There is also another nagging little detail in all of this which is that I've also projected that Tesla will need around $5 billion of additional capital between now and the end of 2019 to support the projected Model 3 ramp.
Since Musk is a larger than life guy, maybe future financing needs of $5 billion would be considered modest for him but as I've described in one of my articles, depending on the kindness of strangers to always be around to finance things is a pretty risky business strategy in my opinion. Financial markets are very fickle things and sentiment, both for the overall market and for individual stocks, can change very quickly. As such, a strategy based on always assuming that more money can be raised doesn't sound very sustainable to me. The current economic cycle is also running on fumes at this point and so there will be at least a mild recession which will affect financial markets between now and the end of 2019.
Are 500,000 Model 3 units a year a reasonable projection?
Another aspect of all these projections is: what are reasonable estimates of future demand for the Model 3? The current best-selling four door sedan in the U.S. is the Toyota (NYSE:TM) Camry which has deliveries of around 30,000 units a month, or around 360,000 to 375,000 units delivered a year in the U.S. The starting MRSP for the Camry is only around $24K, however, which is 30 percent below the projected base price of the Model 3. Fully equipped Camry's are usually priced at $32K to $34K and that would still be around 30 percent less than I what I would guess a fully equipped Model 3 cost of around $45K.
I realize that such numbers for comparative purposes are relevant for just possible demand in the U.S. and that the Model 3 will be exported as well but there are other factors that result in my believing that global demand will not be as high as Tesla may hope.
The first factor is that China already has a number of much lower priced electric vehicle competitors and which are also being supported with subsidies from the Chinese government. As such, I think that will be a difficult market for a lower priced Tesla vehicle.
Europe could possibly be an attractive market for the Model 3 but I believe there are some Tesla related issues that could be a factor in causing possible delays in the Model 3 being approved for sale. The factor in this case is all of the systems and electronics that Tesla is putting in its vehicles. To put it bluntly, it is one thing to approve the sale of a much higher priced vehicle (the Model S and Model X) that still has systems that are "in development" to a relatively limited number of affluent individuals but I believe the bar for Model 3 approval, which is intended for mass market purchasers, will be much higher. Remember that an often mentioned factor in the UK Brexit vote was recent EU regulations about tea kettles! If the EU feels the need to scrutinize tea kettles, I could potentially see a very lengthy testing period for an "automated" Model 3 before it would be approved for sale.
In conclusion about possible demand for the Model 3, while my own projections in my financial modeling article about Tesla do have 350,000 units a year projected for 2020, that is still not "almost" 500,000 units a year that would be projected to provide a gross margin of $5 billion a year.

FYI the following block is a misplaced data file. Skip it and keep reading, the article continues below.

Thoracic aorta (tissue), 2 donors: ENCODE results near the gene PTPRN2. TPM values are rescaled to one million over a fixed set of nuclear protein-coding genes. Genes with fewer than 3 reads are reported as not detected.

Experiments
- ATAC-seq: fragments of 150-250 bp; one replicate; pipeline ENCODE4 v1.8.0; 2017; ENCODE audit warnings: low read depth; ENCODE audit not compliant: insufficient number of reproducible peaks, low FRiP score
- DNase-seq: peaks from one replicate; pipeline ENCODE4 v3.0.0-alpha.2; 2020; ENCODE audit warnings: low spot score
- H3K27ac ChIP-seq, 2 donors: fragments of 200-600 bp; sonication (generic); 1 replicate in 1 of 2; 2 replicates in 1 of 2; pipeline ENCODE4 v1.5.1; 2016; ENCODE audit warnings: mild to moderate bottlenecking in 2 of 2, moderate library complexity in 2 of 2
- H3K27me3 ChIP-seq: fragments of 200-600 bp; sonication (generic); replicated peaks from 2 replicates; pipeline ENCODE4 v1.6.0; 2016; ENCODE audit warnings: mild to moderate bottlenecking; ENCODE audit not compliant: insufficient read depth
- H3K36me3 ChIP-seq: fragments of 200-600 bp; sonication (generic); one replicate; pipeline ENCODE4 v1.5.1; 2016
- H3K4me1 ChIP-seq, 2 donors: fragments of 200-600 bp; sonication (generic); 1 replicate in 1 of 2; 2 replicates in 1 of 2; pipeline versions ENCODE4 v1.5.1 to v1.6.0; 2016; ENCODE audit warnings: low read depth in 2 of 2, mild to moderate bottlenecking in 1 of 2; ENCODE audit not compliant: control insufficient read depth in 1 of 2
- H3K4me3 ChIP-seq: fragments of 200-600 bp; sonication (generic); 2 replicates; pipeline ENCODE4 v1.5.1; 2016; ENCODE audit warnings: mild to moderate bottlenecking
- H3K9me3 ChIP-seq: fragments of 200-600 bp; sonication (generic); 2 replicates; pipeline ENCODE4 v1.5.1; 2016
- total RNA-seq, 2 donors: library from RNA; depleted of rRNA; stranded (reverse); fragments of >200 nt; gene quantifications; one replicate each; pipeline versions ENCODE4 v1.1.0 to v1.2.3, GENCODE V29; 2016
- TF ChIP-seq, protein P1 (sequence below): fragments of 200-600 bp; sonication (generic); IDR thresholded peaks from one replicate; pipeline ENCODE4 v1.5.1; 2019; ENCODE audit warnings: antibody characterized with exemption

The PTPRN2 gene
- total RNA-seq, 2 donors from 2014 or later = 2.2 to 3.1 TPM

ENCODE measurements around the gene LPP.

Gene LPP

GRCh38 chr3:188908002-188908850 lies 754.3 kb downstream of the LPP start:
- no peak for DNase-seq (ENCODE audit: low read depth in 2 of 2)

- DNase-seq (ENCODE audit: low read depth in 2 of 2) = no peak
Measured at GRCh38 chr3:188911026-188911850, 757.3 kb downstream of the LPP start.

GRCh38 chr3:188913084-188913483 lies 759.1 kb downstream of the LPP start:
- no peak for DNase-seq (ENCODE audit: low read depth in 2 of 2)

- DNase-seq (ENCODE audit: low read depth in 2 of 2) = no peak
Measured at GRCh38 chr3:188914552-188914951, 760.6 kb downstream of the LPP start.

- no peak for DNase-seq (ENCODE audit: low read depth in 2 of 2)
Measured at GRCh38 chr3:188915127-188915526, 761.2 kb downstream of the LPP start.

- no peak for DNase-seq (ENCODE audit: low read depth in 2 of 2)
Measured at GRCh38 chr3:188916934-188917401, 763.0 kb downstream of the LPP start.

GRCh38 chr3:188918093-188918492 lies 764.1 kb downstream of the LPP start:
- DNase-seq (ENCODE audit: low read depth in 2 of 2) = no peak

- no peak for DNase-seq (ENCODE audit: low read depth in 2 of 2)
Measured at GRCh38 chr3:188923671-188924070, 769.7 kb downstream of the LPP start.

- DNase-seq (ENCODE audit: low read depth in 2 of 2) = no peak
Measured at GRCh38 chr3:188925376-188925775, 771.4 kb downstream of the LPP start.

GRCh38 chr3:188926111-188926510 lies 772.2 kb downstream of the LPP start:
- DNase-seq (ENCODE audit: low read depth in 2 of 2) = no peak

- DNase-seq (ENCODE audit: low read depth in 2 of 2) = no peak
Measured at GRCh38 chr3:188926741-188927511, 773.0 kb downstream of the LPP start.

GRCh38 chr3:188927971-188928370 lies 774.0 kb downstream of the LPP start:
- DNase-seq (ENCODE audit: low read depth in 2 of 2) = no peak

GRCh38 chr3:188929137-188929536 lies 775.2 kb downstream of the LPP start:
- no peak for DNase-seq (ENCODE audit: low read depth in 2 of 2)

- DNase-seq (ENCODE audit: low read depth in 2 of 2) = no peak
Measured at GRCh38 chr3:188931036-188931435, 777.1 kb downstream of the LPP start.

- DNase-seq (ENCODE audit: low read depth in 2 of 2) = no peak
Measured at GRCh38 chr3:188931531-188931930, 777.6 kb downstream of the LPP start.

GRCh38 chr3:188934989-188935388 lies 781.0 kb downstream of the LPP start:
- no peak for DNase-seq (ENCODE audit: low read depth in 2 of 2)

There is also one other factor which I believe will inhibit some demand for the Model 3 and that is what I would call the infrastructure requirements for charging. The electrical work for a 240V circuit is usually around $1,500 to $2,000 and while that may not be looked at as much of an expense for someone buying a $100K car, that will probably be viewed differently by someone buying a $40K car. Also, since the target audience for a lower priced vehicle will have a lot more diversity in their housing characteristics, including a lot of potential buyers in that price range living in apartment buildings, I do strongly believe that there will be other infrastructure challenges to provide accessible charging resources for anyone who does not live in a single family home.
We've now finally been helped by Musk by mentioning that his visions could cost tens of billions in spending. We are unfortunately still in suspense, however, about what he means by only a modest amount of capital needs to be raised to support such ideas. Since Muskian finance is still in its own beta test, that could mean many different things. We've already seen an example of that this year where his projections of Tesla being cash flow positive for 2016 and not needing any additional financing that was described on the Q4 2015 conference call in February was then followed by a $1.7 billion equity offering in May.
Overall, however, there are just too many ifs in all this for me along with a stock at a very expensive valuation. Given the company's disclosure policies, it appears that there will always be surprises as to when money is spent (and how much) and also surprises as to the results of such spending such as late vehicle introductions, manufacturing problems, and missed delivery estimates.
One other notable item mentioned in Musk's media comments was that the Model S and Model X production lines were now being combined to make room for the Model 3 production line. With such a transition, I now understand why the previous head of manufacturing quit!
The timing of such a move is also very surprising given that we were supposed to believe that Model X manufacturing had finally been stabilized by the end of Q2. I guess I also have different views about things but I would have left the Model X manufacturing line on its own for at least two quarters to make sure that production processes were stable. Maybe Herr Hochholdinger is some sort of magician, however, and can somehow make all this work.
There is also one final thought that does give me a few laughs about all of this which is that it is very easy to announce all sorts of things and that investors are usually quick to overreact that such things might be true. A very funny memory of that was in 1987 (I've been around a long time...) when someone announced that they were planning to acquire Dayton Hudson (the whole company) with a purported buy-out bid. The stock suddenly raced higher for a few hours until subsequent scrutiny uncovered that the person behind the bid just thought that it was a good idea to acquire the company although…he wasn't in a position to line up financing for such a deal. Apparently the person had some sort of, umm "nervous condition" that resulted in such behavior. Yeah, that's something to think about!
Disclosure: I am/we are short TSLA.